Much like the GDPR, India’s Personal Data Protection Bill, 2019 also contains provisions with respect to the collection and use of the user’s (or “data principal’s”) health data. Defined in S.3(22) as data related to the state of physical or mental health of the data principal…, it is also classified under “sensitive personal data.” Processing of this data is to be on the basis of explicit consent with other conditions mentioned in S.11(3) of the Bill. Every entity which collects or uses such data is to ensure privacy by design and implement security safeguards including the use of methods such as de-identification and encryption. Additionally, if the entity is processing sensitive personal data for profiling, it is to submit a data protection impact assessment before commencing such processing. Further, they are to appoint a data protection officer with functions similar to that which is mentioned in the GDPR. Interestingly, the Bill has devoted a specific chapter, Chapter VII, restricting the transfer of sensitive personal data. It is mandated that such data is to be stored in India and may be transferred only upon the Data Protection Authority’s or Central Government’s approval. These stringent regulatory requirements, if implemented properly and at the earliest, will assuredly safeguard the public from most of the aforementioned concerns.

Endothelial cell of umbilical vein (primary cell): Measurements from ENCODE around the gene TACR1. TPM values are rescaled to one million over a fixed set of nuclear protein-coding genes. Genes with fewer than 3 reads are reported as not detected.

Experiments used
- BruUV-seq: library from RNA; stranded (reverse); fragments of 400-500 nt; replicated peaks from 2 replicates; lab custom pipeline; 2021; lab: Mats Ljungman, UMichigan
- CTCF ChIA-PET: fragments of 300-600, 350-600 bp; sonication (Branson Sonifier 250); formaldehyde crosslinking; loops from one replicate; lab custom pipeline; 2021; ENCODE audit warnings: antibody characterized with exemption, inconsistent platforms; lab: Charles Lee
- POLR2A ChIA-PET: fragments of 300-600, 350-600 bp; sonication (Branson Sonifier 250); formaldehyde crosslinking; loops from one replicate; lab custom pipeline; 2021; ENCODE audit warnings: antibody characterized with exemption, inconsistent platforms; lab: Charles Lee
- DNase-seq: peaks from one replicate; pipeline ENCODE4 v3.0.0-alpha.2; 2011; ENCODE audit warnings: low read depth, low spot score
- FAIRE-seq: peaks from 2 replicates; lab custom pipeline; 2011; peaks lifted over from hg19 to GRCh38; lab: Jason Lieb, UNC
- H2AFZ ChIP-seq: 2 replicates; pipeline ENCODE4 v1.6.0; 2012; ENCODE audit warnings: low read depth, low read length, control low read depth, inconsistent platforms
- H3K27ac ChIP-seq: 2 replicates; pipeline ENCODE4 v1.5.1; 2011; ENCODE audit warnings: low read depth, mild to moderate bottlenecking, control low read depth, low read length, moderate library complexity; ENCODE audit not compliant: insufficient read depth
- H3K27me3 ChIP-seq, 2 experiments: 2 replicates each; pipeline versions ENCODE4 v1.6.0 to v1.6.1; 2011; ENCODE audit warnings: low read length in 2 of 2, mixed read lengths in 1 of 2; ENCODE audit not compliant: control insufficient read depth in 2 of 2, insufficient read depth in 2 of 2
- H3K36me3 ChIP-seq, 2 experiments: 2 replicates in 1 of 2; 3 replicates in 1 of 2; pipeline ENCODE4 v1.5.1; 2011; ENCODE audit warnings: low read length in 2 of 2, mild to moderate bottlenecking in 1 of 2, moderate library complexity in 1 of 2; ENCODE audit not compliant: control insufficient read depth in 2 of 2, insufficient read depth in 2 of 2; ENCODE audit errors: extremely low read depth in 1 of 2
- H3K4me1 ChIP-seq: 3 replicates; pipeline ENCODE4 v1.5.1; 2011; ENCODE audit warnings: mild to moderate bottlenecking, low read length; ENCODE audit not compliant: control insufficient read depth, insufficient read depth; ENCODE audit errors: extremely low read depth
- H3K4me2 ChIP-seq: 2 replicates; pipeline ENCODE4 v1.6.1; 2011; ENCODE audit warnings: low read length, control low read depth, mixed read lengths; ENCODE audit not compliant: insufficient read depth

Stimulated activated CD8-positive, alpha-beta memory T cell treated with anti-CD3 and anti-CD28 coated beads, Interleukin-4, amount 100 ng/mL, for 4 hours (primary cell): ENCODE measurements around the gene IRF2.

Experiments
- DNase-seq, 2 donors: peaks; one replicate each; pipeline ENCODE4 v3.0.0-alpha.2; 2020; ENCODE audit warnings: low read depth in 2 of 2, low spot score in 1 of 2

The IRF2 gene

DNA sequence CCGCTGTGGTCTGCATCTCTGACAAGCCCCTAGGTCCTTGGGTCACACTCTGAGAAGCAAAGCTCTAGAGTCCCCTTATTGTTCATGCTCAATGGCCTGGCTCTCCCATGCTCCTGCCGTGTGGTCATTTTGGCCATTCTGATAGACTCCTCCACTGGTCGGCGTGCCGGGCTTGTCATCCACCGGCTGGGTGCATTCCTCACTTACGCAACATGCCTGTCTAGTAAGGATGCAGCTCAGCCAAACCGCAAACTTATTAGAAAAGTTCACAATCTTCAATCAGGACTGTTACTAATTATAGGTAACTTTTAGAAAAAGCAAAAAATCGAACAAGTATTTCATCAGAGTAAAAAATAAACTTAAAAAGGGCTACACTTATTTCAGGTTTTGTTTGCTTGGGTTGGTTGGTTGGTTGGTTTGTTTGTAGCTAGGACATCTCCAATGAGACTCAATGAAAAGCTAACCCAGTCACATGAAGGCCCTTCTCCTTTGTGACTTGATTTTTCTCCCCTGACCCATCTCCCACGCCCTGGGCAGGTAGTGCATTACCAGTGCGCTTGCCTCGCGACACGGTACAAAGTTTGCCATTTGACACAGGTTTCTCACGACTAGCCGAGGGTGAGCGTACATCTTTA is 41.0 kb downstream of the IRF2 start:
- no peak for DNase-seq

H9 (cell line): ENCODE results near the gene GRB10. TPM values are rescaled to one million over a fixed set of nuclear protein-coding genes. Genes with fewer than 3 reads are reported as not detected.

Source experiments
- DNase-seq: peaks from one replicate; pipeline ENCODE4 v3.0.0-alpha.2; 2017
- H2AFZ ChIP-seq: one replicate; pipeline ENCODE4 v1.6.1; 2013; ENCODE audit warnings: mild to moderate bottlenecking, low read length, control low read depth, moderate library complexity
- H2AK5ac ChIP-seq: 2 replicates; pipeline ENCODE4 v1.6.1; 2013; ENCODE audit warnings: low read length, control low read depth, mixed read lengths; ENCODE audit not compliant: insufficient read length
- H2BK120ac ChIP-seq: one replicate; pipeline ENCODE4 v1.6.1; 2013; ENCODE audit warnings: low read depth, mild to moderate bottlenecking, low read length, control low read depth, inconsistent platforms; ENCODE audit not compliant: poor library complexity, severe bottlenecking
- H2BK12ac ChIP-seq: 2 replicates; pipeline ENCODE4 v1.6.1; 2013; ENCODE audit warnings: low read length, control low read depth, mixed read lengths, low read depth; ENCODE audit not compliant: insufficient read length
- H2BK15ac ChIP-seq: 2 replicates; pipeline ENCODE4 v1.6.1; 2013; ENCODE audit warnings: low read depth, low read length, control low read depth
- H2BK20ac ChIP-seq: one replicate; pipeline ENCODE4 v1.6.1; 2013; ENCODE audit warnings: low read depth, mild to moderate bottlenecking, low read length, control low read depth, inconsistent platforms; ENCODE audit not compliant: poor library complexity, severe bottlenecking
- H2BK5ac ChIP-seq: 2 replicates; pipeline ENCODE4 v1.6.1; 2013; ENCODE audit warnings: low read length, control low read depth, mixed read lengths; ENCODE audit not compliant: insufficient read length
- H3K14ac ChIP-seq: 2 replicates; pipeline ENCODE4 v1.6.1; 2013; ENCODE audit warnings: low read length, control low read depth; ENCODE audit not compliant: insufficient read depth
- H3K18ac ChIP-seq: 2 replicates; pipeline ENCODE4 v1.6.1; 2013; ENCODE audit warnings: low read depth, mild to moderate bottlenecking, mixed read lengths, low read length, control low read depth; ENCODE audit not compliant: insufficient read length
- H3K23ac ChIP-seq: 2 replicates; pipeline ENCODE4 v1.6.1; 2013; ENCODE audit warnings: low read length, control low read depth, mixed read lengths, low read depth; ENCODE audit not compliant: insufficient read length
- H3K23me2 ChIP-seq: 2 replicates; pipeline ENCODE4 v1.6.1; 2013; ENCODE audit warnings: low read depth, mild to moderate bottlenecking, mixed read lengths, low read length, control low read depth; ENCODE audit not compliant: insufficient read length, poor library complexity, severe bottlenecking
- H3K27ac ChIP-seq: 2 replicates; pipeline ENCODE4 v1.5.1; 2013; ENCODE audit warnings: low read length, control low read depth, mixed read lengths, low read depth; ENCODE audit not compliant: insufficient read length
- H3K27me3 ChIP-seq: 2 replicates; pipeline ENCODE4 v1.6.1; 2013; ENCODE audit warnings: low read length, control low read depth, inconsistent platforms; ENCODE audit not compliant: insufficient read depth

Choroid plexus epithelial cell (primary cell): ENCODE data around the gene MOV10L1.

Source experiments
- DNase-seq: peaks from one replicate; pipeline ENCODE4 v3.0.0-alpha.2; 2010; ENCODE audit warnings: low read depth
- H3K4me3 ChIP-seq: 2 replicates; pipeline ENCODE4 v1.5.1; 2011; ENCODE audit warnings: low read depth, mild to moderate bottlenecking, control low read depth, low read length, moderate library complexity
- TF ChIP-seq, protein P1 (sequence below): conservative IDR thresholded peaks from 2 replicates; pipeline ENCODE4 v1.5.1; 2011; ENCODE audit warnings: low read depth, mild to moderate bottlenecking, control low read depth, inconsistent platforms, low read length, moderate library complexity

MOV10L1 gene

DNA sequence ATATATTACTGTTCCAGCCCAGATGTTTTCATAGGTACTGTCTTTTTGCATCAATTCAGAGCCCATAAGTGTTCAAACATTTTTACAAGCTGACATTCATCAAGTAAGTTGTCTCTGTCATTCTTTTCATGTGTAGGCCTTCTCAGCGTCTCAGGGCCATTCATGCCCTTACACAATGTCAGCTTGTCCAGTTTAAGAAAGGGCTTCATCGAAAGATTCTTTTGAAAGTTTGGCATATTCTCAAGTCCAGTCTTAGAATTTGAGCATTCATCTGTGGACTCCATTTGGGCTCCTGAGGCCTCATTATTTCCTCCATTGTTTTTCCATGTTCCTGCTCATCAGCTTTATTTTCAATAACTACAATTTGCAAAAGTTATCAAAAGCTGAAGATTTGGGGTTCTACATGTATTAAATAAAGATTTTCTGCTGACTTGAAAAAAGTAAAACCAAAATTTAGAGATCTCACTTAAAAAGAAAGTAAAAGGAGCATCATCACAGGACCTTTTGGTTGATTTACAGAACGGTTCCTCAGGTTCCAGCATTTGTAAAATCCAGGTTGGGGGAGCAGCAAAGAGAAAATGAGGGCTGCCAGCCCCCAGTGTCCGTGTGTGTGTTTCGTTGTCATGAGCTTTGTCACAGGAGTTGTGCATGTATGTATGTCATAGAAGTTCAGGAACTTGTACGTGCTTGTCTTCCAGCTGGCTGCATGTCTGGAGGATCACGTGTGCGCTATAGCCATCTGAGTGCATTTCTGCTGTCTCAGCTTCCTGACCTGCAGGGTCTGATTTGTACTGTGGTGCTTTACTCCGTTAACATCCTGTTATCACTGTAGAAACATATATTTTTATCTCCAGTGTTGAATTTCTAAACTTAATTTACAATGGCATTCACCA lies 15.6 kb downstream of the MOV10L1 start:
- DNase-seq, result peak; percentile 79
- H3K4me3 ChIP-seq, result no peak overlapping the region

It is evident that digital contraceptives have to cross many regulatory hurdles before being made available in the market. While these measures ensure that users’ personal data are not exploited, the requirements will detrimentally affect services that are financially unable to meet such standards (as was seen preceding the implementation of the GDPR). To recoup monetary losses due to maintenance and compliance with the provisions in the Bill, consumers may be charged higher premiums. This, in effect, leads to yet another accessibility divide between higher and lower-income populations. Furthermore, in India, cultural and societal norms assign women the responsibility of avoiding pregnancy. However, women are paid less in most businesses (if they are working at all), with the pandemic exacerbating the gender pay gap. Therefore, it is crucial that innovative services in the birth control industry are to be made affordable to all.
Data protection measures should not be mandated at the cost of accessibility to services as it may very well leave a whole community behind the leaps of technological advancements that is already suffering from the gender digital divide. At the same time, data privacy is not to be forsaken either, and it is up to the Centre and States to implement socio-economic policies to promote accessibility as well as ensure personal data protection.
The technology itself has much to improve in terms of simplifying its privacy policies, adapting to multiple body types, etc., which will hamper any speedy introduction of such apps in countries with a diverse and huge population. The implementation of GDPR saw huge fines being levied on companies to hospitals. India may witness similar incidents, effectively slowing the pace of digital contraceptives as well as other services entering its marketplace. This period can be used for devising fruitful policies and schemes that enable innovation and inclusivity, ensuring that no one is left behind in the digital age.
This post is authored by Mekha Vijayakumar, a 3rd year student at The National University of Advanced Legal Studies, Kochi.